You would think you won't be a victim to fraud until it happens, which is why your common reaction is, “I didn’t expect that.” This blissful ignorance is what fraudsters are looking for in victims.
But you don’t have to become a victim if you’re vigilant of these tips to protect yourself from fraud.
Keep username and password to yourself- Giving away your username and password, even to family members or trusted friends, opens you up to possible attacks as they could misplace your access details of your email, social media, and even bank accounts. Never share online access details.
Be wary of get-rich-quick schemes- It is easy to be captivated by advertising that says, “Earn US$100,000 from Home” while browsing the web or your social media network. These lead to websites that ask for your personal information. These too-good-to-be-true offers could be fraudulent schemes tricking you into giving away your personal information. Don’t be baited.
Log out of networks- Most of us would forget or outright disregard logging out of our email, social media, or web browser accounts. Even when using your personal computer or mobile device, someone could access your account and do mean things with it. Always log out and always have a password or a passcode on your device.
Cybercriminals and hackers are always on the lookout for ways to steal your information. Educate yourself on the latest bank fraud schemes and how to protect yourself against them with Metrobank.
A dead giveaway that a link being sent to you, whether that’s by SMS or email, is not legitimate is if the URL is misspelled. Be very mindful of this because the error may be easily missed, such as maybe a missing letter or the capital letter “i” in place of a lowercase “l”. Never click on any link that does not come from an official Metrobank email address.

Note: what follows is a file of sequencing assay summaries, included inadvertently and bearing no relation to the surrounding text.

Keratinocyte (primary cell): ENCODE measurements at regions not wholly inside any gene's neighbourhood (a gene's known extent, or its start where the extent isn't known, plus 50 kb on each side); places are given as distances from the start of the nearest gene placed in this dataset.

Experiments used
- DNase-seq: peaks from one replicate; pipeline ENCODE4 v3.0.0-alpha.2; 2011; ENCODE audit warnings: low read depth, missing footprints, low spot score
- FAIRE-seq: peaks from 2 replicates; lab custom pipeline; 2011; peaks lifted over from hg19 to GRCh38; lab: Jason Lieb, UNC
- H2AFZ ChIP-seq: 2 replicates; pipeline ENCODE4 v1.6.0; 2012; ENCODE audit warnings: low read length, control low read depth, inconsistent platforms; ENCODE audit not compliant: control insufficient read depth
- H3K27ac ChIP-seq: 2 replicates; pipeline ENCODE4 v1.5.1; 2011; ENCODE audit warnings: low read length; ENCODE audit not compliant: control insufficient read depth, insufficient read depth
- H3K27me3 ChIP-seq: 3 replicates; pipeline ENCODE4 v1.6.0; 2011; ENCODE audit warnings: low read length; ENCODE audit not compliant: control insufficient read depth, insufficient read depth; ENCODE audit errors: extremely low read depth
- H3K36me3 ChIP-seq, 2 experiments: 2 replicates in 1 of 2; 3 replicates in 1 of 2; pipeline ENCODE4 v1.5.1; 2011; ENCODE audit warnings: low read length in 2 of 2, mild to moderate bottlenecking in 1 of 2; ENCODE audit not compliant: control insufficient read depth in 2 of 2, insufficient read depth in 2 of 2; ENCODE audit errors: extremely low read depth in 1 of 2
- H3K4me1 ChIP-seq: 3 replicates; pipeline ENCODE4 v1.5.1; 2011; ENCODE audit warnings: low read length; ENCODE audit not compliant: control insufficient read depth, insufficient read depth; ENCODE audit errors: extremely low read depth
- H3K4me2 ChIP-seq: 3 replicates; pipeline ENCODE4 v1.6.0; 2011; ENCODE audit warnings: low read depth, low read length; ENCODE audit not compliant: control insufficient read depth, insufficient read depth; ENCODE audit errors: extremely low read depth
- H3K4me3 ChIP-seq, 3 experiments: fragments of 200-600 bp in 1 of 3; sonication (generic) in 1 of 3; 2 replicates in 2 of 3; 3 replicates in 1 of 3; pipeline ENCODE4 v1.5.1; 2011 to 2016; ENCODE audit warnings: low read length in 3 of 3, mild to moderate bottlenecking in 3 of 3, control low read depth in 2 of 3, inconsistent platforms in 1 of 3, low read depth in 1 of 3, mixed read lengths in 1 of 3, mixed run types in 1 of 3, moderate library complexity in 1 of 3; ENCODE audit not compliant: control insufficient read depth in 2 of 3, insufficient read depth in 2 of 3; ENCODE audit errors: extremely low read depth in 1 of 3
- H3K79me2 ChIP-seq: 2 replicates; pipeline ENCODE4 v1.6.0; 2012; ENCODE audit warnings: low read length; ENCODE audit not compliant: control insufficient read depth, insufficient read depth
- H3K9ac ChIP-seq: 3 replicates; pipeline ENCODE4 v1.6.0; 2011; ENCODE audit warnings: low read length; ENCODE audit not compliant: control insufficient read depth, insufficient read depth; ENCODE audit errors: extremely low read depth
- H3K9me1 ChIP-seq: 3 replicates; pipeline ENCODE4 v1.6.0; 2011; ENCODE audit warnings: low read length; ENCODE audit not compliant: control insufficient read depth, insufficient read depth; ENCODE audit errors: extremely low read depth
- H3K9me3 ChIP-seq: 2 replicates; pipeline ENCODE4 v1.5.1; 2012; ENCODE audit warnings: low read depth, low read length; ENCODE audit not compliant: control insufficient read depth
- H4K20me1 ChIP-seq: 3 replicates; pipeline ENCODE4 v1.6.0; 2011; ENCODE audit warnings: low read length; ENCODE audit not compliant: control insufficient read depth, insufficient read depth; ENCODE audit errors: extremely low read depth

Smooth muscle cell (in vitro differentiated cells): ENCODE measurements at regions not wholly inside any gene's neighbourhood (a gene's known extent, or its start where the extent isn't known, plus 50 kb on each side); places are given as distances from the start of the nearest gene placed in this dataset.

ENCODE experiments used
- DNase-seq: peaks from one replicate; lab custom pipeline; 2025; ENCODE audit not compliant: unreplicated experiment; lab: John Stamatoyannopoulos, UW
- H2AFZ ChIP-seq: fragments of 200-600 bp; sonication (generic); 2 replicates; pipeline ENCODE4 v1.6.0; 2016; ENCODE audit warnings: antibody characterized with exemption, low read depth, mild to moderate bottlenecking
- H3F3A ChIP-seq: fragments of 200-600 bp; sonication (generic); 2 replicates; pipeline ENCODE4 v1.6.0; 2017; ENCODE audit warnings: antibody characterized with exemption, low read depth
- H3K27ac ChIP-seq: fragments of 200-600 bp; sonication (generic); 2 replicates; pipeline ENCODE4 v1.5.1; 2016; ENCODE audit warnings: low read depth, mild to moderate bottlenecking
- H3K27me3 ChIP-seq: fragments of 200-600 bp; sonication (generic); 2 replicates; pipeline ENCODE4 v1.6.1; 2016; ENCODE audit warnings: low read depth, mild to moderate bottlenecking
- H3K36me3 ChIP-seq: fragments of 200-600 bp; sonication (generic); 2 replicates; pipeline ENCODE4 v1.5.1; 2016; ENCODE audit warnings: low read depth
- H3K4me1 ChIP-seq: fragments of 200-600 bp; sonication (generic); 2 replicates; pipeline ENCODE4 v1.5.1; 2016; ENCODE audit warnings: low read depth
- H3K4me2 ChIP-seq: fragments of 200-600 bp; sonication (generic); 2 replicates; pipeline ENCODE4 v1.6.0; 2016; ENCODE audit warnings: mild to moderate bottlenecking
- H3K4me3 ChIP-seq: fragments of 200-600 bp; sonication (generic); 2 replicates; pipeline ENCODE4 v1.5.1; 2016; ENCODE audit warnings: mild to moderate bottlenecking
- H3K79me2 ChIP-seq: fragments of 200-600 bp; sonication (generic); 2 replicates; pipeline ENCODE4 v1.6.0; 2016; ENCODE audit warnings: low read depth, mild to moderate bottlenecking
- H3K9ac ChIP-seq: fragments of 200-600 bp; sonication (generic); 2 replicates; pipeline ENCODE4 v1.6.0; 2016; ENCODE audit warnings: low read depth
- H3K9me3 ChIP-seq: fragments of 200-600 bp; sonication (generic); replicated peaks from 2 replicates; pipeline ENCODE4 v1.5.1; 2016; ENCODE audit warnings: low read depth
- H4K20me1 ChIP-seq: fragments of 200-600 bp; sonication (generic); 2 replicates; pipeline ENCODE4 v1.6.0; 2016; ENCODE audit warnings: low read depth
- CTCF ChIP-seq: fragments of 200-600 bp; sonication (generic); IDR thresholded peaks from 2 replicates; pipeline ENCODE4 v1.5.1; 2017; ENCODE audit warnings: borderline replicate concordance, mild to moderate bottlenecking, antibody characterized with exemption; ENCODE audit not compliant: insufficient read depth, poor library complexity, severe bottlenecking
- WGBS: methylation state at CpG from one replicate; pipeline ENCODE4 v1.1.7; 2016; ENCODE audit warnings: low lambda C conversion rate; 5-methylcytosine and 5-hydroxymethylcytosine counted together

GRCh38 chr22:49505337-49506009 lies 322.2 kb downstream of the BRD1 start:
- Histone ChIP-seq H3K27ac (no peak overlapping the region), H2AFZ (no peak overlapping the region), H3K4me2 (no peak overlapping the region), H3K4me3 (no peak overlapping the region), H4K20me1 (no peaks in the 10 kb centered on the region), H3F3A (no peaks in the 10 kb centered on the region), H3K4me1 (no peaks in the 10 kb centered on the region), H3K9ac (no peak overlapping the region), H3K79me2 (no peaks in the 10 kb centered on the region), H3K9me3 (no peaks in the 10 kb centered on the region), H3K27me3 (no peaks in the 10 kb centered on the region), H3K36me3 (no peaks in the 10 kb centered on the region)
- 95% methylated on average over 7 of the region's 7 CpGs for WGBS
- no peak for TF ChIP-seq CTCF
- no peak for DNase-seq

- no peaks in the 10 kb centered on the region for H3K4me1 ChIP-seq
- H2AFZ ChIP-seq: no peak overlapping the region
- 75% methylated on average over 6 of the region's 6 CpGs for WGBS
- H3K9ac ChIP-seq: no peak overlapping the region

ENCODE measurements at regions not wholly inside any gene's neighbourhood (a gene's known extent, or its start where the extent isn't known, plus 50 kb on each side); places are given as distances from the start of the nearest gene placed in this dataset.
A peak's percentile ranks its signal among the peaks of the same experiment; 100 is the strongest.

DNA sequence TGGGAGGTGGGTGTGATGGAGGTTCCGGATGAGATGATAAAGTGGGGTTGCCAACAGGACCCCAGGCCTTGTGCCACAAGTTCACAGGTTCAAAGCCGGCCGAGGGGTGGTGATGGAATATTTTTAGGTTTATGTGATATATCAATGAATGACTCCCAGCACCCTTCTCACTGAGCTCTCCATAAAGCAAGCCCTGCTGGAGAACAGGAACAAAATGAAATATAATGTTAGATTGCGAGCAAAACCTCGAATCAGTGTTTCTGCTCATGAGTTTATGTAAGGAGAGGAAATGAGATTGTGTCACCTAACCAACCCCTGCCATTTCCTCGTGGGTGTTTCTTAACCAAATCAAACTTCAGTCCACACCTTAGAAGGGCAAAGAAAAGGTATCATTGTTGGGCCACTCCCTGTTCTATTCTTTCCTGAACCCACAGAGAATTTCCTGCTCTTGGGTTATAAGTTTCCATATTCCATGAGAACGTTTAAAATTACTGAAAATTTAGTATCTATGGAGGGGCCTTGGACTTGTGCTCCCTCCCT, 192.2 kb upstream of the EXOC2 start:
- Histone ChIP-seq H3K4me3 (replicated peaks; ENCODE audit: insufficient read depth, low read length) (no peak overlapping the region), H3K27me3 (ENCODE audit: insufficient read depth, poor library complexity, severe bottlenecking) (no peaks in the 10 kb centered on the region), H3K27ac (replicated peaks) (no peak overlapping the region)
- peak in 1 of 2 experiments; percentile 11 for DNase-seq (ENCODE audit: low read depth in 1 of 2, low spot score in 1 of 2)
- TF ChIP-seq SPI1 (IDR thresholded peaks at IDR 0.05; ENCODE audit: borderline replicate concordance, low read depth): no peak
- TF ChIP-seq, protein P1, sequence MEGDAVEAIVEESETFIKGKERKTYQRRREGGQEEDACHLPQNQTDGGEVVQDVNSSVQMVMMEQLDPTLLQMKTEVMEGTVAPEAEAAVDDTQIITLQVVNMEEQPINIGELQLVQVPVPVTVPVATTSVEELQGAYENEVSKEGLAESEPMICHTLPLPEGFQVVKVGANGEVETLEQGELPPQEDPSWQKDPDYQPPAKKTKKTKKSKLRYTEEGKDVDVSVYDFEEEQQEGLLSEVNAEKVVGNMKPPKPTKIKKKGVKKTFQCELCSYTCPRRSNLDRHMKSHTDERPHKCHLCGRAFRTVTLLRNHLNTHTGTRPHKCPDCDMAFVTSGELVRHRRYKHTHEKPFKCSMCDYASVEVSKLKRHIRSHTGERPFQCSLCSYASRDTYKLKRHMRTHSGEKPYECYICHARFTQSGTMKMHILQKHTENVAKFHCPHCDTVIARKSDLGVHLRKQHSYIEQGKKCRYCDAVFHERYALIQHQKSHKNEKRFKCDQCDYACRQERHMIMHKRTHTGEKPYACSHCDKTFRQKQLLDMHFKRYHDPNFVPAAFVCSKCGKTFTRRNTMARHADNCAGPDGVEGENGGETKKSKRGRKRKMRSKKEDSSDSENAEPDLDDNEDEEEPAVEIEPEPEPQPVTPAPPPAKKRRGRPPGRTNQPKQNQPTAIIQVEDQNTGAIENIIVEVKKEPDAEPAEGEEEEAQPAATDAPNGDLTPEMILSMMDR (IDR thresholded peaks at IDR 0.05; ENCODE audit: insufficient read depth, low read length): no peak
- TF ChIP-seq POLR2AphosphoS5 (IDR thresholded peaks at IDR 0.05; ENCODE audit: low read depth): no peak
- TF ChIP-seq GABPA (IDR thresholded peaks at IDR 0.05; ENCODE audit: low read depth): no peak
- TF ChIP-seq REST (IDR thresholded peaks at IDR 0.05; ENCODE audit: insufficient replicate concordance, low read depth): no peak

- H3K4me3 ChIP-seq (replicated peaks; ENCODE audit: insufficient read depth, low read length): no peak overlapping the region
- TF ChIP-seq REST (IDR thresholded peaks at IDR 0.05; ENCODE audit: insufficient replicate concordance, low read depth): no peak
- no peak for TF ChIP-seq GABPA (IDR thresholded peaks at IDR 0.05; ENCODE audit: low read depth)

If you do accidentally click on the link, check if the website is secure. You can do this by looking at the URL or web address. Most browsers will have a padlock symbol next to the URL to indicate that the website is safe.
This one applies to both SMS and email scams. Official Metrobank materials are thoroughly checked for spelling and grammatical mistakes before they are sent out. If you notice that a message has a few of them, it is definitely not from us.
Sense of urgency
If the message is pushing you to update your bank information or else your account will be closed in XX days, it is an online scam. Remember, Metrobank will not ask you to verify or give your personal or bank information via a link, text, email or call that you did not initiate.
Asking for details
The number one tell-tale sign that you are being tricked into giving your information, whether this is through phone call, email, or text,, is that you are being asked to divulge very sensitive personal and bank information. This information will include an OTP sent to either your phone or email (which may be the most important piece of information they need). NEVER GIVE AWAY YOUR OTP. Even if the number telling you to do so seems to be the official Metrobank number, DO NOT GIVE IT AWAY. Fraudsters have gotten smarter and have been able to mask their real contact numbers and mimic legitimate business’ numbers. Your last line of defense is your OTP. Keep it safe.
Share your knowledge about fraud prevention.
Preventing fraud is an organized and concerted activity and is the responsibility of everyone. You can help others from becoming victims of fraud through proactive activities. You can start with sharing this article to friends.